It's like any trope. You can just wave the props around on the stage, like, ooo, look, zombies/vampires/dissociative identity disorder, or you can use these props to say something to me. I'm down for the latter, not the former.
     
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  7. Mocheo Timo

    Mocheo Timo Senior Member

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    You seem to get the hang of how the authors of Fight Club, Mr Robot, and Shutter Island work with their plot twists. So I think you could go for something more complex, more like "pulling the rug from under the reader" (as @Iain Sparrow mentioned) .

    The outlook of your story looks like fertile ground to work with a psychological disorder or something-the-like in your MC's character development. If you are careful enough, you can create a logical situation in which the character gets trapped inside a mental prison and ultimately tries to overcome himself. I don't think you'd need to worry about the use of characters, since the MC would rely on his memory of real people in order to create characters for the "torture room" which could (with good writing) seem tangible to the reader as well.

    Now, as I see it, the outcome of the twist could be a problem.
    Once the reader realizes the MC is the only real character in action (fighting ghosts in a mental torture room),
    it would be incredibly disappointing for him not to succeed.
    Say, for one of the people in the MC's head to defeat him and leave him forever trapped with his mental struggles.

    So, I'd suggest you a third option (which looks more like the 2nd one):
    A real villain is behind the MC's "torture room", but not in the sense that the person controls it, but rather in the sense that the person nurtures the MC's madness so that his psychological disarray prolongs and he continues to be trapped inside of his head.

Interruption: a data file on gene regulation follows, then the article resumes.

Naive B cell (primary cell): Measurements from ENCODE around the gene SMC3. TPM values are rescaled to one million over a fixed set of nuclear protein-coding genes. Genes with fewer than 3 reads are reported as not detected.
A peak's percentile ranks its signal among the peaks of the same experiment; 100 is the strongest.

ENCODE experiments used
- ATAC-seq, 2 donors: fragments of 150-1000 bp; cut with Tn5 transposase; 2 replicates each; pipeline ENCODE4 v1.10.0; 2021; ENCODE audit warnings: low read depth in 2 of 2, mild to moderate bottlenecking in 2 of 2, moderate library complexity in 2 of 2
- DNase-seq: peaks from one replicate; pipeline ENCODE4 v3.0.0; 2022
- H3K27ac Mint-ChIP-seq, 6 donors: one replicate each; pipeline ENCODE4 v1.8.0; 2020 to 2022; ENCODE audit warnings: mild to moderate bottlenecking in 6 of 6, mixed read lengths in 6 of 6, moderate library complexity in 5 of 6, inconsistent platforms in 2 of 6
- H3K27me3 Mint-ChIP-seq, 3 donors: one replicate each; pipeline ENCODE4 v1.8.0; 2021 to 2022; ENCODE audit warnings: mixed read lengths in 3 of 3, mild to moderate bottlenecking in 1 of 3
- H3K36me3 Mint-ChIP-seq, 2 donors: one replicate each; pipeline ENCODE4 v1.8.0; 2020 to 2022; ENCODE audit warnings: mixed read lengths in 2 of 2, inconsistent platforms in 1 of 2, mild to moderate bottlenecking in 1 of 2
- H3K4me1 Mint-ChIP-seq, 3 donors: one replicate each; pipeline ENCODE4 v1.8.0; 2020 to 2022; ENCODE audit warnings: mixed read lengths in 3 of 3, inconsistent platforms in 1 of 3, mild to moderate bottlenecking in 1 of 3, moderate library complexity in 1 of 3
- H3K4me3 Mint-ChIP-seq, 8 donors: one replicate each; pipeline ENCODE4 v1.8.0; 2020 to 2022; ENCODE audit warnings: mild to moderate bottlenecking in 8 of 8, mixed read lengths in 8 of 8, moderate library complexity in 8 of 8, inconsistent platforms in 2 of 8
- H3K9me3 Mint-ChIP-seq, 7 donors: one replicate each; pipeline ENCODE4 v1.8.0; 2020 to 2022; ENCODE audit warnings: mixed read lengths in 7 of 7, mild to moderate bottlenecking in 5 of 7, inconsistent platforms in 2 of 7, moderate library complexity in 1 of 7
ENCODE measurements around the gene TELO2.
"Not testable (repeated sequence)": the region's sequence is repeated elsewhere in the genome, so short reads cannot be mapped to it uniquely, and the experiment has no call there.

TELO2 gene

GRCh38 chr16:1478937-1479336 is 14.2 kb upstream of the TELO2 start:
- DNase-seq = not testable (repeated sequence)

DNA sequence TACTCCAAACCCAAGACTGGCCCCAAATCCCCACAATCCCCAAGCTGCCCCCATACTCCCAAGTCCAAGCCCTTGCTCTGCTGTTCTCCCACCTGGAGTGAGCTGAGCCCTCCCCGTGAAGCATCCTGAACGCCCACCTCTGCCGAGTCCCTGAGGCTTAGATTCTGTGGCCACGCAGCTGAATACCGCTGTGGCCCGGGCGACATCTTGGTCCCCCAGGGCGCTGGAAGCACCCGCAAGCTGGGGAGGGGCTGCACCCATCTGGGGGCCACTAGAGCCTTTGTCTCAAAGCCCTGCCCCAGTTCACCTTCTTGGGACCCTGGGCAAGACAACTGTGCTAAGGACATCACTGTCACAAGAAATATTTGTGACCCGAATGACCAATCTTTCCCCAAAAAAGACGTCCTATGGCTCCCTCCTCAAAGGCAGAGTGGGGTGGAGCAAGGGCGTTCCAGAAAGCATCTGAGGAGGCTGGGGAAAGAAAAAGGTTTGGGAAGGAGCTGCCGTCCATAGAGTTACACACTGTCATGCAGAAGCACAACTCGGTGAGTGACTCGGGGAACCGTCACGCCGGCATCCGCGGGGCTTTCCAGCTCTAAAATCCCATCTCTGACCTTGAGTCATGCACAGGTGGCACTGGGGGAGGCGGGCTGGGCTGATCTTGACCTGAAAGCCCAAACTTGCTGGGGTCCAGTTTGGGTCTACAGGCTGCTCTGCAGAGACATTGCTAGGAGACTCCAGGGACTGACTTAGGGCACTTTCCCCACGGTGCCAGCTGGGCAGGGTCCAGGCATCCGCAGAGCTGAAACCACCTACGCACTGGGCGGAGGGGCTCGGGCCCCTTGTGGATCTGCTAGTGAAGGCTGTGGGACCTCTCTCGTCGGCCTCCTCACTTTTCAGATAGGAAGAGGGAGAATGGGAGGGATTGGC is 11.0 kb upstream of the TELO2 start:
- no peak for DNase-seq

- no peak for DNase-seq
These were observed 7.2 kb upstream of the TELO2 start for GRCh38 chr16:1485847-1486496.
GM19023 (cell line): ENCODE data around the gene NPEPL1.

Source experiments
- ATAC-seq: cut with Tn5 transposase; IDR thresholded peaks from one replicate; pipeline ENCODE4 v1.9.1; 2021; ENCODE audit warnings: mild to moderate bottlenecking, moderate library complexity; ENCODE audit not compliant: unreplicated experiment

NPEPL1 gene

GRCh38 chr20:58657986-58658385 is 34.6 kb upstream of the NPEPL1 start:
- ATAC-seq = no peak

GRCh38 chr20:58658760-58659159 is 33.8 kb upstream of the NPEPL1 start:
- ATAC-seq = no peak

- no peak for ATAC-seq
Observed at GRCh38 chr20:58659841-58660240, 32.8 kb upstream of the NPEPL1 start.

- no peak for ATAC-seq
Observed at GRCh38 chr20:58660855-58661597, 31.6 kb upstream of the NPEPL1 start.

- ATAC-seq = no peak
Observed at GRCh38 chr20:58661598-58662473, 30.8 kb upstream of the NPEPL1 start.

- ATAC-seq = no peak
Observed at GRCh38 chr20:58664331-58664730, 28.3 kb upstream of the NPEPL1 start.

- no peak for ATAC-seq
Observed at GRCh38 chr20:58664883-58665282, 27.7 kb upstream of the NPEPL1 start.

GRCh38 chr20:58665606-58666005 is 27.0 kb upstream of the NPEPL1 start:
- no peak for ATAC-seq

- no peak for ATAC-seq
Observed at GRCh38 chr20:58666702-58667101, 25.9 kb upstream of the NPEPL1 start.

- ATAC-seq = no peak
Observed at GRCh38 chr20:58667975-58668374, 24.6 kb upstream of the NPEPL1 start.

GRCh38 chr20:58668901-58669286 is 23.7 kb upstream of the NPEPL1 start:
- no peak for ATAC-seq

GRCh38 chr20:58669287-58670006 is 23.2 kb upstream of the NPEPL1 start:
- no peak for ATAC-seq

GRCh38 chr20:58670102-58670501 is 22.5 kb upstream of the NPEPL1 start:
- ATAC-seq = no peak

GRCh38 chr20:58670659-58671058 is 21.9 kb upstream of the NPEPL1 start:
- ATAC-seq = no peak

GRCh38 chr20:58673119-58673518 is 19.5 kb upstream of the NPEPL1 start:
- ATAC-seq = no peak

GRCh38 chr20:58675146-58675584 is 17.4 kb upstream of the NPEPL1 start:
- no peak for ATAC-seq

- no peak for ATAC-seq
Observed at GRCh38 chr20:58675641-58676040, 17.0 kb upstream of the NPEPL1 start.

That would make sense since mental disturbances are often caused by people's influence over the person who suffers from them (environmental factors).
    In that way as the twist is revealed, there is a lot more room for you to work with the plot.
    The reader would expect the MC to defeat both himself and/or the villain who is making him suffer.
     
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  8. U.G. Ridley

    U.G. Ridley I'm a wizard, Hagrid

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    You know, as I was reading through your comment, a bunch of my ideas started to mold with your thinking in a way that got me really pumped to start working on this book. This is some really great insight, thank you!
     
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  9. Adam Kalauz

    Adam Kalauz Member

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    I would also recommend that you develop a deep understanding of 'why' your MC has done this to himself. (I prefer the crazy option!)

    Is it self-loathing, because he blames himself for the personal tragedy?
    Is it a commitment to his writer's craft? (And if so, please tell me have you recently constructed a torture room in your house? I need to know because of reasons...)
    Etc etc.

    To pull out the rug, you need to put a rug down, and coax people to stand on it first. ;)
     
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  10. big soft moose

    big soft moose The Moderating Moose Staff Supporter Contributor Community Volunteer

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    I'm with Wrey and Iain - this seems too predictable to be a twist ... been there done that, yawn

    I'd sugest that instead you subtly lead readers to believe that this is going to be the twist, but it turns out not to be